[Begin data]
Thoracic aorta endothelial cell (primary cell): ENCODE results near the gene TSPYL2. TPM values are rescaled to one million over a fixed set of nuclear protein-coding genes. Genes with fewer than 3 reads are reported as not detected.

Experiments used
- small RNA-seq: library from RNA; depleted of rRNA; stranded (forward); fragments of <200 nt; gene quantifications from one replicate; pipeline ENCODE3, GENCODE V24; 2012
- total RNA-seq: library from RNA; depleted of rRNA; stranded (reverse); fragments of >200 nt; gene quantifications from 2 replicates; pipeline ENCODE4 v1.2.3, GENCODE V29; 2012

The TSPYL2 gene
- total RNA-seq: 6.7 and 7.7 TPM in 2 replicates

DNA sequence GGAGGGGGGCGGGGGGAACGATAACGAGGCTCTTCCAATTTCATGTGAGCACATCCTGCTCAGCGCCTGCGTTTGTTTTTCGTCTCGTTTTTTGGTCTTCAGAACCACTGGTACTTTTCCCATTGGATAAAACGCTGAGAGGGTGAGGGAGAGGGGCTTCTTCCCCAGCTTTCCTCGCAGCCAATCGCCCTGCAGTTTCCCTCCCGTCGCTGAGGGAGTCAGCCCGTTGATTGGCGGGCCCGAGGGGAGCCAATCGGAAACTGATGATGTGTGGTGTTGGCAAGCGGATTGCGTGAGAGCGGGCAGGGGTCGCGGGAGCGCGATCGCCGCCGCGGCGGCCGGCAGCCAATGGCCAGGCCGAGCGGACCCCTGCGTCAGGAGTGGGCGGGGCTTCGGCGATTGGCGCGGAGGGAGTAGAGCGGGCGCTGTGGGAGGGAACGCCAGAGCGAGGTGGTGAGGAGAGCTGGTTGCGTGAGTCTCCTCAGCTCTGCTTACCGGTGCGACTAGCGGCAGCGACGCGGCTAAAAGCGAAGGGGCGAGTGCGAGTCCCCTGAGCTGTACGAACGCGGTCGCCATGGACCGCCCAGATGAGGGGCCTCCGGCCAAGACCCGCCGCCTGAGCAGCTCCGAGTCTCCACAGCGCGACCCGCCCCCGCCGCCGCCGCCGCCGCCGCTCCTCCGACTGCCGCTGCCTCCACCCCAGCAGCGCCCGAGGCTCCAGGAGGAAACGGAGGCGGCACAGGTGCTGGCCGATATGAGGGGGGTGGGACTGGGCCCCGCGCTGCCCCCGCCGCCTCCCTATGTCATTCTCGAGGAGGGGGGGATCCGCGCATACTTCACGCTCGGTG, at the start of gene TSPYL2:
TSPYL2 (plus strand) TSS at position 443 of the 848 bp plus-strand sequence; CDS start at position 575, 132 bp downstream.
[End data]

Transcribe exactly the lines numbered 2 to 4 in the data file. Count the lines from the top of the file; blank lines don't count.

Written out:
Experiments used
- small RNA-seq: library from RNA; depleted of rRNA; stranded (forward); fragments of <200 nt; gene quantifications from one replicate; pipeline ENCODE3, GENCODE V24; 2012
- total RNA-seq: library from RNA; depleted of rRNA; stranded (reverse); fragments of >200 nt; gene quantifications from 2 replicates; pipeline ENCODE4 v1.2.3, GENCODE V29; 2012